1.9        Furthermore, in the United States, the Federal Trade Commission released a preliminary report in December 2010 on 'Protecting Consumer Privacy in an Era of Rapid Change' and recommended a framework for businesses and policymakers in dealing with consumer privacy issues.[10]

Conduct of the inquiry

1.10      In accordance with its usual practice, the committee advertised details of the inquiry in The Australian on 30 June 2010. The committee also contacted a range of organisations, inviting them to make submissions. The committee received 27 submissions, listed at Appendix 1.

1.11      The committee held two public hearings: in Canberra on 29 October 2010 and in Melbourne on 1 December 2010 (see Appendix 2).

1.12      The committee notes that despite several requests, Facebook failed to provide the committee with any information about its privacy policies and settings in the Australian online environment.

Report structure

1.13      This inquiry raised a diverse range of complex issues related to online technology and privacy. The issues raised were so varied and numerous that it would be impossible to adequately cover them all within the confines of a Senate Committee report. Instead, the committee has identified key themes and recurring issues and synthesised them into a discussion of the major issues confronting privacy regulators with the development of online technologies.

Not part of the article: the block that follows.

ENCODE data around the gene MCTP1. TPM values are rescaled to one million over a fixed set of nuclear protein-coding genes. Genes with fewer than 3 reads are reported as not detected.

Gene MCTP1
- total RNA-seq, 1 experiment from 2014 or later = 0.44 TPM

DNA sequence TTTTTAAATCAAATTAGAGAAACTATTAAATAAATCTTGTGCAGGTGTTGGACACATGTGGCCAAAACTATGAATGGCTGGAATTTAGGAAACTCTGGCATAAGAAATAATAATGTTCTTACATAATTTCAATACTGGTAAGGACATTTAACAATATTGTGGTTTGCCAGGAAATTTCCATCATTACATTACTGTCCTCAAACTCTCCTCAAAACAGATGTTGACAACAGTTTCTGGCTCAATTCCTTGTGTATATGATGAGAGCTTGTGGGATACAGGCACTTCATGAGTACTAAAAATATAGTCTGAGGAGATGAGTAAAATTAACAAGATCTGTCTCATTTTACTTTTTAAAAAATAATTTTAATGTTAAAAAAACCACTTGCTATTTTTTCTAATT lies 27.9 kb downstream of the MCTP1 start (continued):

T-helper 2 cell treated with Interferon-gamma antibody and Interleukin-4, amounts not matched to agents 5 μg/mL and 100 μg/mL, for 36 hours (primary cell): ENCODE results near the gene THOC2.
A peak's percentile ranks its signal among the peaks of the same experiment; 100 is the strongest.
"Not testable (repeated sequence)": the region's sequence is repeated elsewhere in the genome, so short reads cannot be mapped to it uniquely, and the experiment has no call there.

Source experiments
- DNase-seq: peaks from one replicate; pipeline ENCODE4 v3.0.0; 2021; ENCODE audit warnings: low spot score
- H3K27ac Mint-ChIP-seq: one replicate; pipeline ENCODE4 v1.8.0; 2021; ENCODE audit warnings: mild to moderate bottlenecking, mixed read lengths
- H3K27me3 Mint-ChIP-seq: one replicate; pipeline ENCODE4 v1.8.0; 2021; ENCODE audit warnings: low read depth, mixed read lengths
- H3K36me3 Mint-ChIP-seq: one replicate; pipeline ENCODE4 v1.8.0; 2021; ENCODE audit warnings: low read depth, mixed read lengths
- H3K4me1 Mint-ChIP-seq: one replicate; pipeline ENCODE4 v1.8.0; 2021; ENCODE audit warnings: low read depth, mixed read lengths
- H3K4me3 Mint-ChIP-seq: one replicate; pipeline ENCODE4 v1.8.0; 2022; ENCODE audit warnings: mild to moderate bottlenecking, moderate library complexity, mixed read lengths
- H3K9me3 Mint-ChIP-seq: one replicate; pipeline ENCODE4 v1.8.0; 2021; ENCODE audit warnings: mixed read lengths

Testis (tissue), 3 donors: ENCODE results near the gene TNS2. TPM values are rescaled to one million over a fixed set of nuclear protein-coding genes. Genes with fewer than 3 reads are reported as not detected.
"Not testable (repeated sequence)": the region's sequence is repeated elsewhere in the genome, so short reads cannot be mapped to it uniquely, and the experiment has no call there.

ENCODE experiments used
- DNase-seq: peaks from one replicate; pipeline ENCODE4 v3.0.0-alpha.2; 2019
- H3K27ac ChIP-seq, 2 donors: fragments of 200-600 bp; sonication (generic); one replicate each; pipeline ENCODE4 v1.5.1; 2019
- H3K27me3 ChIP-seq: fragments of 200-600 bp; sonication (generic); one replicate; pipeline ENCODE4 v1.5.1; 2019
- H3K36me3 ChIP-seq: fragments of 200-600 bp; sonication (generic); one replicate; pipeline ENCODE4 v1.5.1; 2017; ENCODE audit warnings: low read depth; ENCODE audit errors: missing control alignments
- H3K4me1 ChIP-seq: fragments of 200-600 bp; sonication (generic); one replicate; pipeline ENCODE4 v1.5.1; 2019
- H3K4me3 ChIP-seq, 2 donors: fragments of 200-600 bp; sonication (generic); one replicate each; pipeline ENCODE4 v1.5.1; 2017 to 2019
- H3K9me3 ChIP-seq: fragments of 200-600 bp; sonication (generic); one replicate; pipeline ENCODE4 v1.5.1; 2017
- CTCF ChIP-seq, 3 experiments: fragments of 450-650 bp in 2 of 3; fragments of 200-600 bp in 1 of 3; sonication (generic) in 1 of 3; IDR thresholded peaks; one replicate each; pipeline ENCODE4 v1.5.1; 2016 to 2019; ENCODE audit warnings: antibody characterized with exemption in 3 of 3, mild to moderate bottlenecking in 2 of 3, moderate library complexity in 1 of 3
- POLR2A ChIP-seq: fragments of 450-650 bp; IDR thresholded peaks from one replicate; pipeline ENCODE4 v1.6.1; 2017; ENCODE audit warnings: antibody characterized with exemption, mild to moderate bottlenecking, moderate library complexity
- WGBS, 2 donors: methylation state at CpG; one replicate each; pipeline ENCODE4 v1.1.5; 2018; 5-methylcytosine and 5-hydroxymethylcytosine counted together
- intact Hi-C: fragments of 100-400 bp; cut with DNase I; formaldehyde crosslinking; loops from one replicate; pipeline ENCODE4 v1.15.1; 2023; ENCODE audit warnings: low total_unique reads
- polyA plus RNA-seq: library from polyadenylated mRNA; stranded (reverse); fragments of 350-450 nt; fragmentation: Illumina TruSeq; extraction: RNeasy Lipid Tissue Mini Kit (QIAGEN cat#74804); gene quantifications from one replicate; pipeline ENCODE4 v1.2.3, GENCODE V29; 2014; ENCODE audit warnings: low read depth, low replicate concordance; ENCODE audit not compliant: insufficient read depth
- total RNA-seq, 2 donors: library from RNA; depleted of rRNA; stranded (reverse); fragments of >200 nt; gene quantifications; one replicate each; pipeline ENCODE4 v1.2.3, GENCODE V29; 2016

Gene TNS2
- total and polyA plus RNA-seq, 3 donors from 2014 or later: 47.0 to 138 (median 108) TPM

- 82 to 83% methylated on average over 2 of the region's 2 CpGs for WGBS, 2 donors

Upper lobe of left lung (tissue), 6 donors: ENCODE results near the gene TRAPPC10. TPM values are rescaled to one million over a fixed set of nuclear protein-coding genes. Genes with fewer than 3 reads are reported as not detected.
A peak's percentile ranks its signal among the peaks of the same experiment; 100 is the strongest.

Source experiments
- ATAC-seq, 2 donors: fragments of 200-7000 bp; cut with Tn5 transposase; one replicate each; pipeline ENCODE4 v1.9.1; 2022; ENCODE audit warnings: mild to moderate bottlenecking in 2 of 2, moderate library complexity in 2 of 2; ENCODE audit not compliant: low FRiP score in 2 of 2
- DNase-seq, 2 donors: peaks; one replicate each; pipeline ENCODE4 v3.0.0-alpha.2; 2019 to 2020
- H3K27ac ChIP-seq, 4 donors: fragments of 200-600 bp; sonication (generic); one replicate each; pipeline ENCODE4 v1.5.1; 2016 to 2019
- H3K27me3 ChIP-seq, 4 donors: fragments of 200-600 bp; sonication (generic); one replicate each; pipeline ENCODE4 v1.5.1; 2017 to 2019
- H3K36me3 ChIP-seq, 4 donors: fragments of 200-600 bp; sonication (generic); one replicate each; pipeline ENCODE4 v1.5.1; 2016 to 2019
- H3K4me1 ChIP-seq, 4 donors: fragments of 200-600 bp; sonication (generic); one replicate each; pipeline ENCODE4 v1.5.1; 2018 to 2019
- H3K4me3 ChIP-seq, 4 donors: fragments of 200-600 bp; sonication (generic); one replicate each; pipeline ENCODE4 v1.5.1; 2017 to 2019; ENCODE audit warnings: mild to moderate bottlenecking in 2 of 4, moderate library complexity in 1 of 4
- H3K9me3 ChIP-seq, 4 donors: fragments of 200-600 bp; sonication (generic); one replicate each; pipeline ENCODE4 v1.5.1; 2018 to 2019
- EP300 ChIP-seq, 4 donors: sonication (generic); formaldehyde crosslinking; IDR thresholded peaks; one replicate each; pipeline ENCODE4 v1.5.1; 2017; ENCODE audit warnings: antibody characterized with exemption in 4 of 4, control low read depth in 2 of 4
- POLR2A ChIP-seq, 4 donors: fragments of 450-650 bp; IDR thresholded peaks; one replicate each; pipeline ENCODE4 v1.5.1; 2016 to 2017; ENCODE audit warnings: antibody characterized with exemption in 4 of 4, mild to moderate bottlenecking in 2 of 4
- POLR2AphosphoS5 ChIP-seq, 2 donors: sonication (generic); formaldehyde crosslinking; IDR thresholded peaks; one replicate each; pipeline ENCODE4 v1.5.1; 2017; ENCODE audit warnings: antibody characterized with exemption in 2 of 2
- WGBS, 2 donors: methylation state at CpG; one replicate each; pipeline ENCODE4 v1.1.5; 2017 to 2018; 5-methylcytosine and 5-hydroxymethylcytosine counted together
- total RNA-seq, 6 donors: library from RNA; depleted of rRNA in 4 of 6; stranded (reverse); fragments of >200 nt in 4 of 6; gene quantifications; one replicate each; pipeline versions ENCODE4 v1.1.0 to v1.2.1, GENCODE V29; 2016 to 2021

1.14      Broadly, the issues raised fall into two categories: those related to the adequacy of the existing privacy framework for protecting the privacy of Australians online; and challenges for law enforcement arising from technological advances.

1.15      Chapter 2 of this report outlines the existing privacy framework in Australia, including proposed legislative amendments.

1.16      Chapter 3 discusses the first category of online privacy issues raised during this inquiry—which relate to the adequacy of current and proposed protections for Australians in the online environment. These issues include: the role of consent in Australian privacy law; the small business exemption in the Privacy Act 1988; behavioural advertising; the transnational nature of the internet; and whether Australia should enact a statutory cause of action for invasion of privacy.

1.17      Chapter 4 of this report considers the law enforcement challenges arising from technological advances, and specifically the Attorney-General's Department's proposed mandatory data retention scheme.

1.18      Recommendations are addressed either to the Office of the Privacy Commissioner (OPC) or to the government. The committee notes that within government, several different departments will be involved in responding, including the Department of the Prime Minister and Cabinet; the Attorney-General's Department; and the Department of Broadband, Communications and the Digital Economy.

1.19      The OPC was integrated into the Office of the Australian Information Commissioner (OAIC) on 1 November 2010. The Office's submission to this inquiry and the Privacy Commissioner's appearance before this committee both occurred before 1 November 2010, at a time when the Office of the Privacy Commissioner was a stand-alone office. For consistency the report will refer to the Office of the Privacy Commissioner.


1.20      The committee would like to thank all of the organisations, individuals and government departments and agencies that contributed to this inquiry. In particular the committee expresses its appreciation to the Attorney-General's Department and the Australian Federal Police for willingly providing the committee with confidential information regarding the proposed data retention proposal.